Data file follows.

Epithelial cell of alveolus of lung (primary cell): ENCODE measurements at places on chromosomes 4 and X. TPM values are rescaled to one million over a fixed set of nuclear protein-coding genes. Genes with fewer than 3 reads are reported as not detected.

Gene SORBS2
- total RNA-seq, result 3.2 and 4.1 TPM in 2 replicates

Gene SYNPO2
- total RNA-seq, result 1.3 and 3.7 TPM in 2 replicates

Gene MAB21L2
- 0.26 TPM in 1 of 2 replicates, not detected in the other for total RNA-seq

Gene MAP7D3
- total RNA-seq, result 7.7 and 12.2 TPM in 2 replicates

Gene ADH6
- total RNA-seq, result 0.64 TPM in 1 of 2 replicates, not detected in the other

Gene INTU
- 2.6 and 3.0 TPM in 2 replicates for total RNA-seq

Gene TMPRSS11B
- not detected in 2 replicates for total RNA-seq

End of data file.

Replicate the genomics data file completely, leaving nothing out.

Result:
Epithelial cell of alveolus of lung (primary cell): ENCODE measurements at places on chromosomes 4 and X. TPM values are rescaled to one million over a fixed set of nuclear protein-coding genes. Genes with fewer than 3 reads are reported as not detected.

Gene SORBS2
- total RNA-seq, result 3.2 and 4.1 TPM in 2 replicates

Gene SYNPO2
- total RNA-seq, result 1.3 and 3.7 TPM in 2 replicates

Gene MAB21L2
- 0.26 TPM in 1 of 2 replicates, not detected in the other for total RNA-seq

Gene MAP7D3
- total RNA-seq, result 7.7 and 12.2 TPM in 2 replicates

Gene ADH6
- total RNA-seq, result 0.64 TPM in 1 of 2 replicates, not detected in the other

Gene INTU
- 2.6 and 3.0 TPM in 2 replicates for total RNA-seq

Gene TMPRSS11B
- not detected in 2 replicates for total RNA-seq